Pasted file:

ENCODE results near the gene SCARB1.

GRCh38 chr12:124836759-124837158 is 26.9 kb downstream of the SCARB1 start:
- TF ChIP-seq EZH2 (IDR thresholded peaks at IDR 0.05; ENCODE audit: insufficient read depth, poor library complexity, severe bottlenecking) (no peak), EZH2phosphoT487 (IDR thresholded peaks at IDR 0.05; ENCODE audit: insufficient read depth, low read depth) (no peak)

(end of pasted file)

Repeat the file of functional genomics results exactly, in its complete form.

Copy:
ENCODE results near the gene SCARB1.

GRCh38 chr12:124836759-124837158 is 26.9 kb downstream of the SCARB1 start:
- TF ChIP-seq EZH2 (IDR thresholded peaks at IDR 0.05; ENCODE audit: insufficient read depth, poor library complexity, severe bottlenecking) (no peak), EZH2phosphoT487 (IDR thresholded peaks at IDR 0.05; ENCODE audit: insufficient read depth, low read depth) (no peak)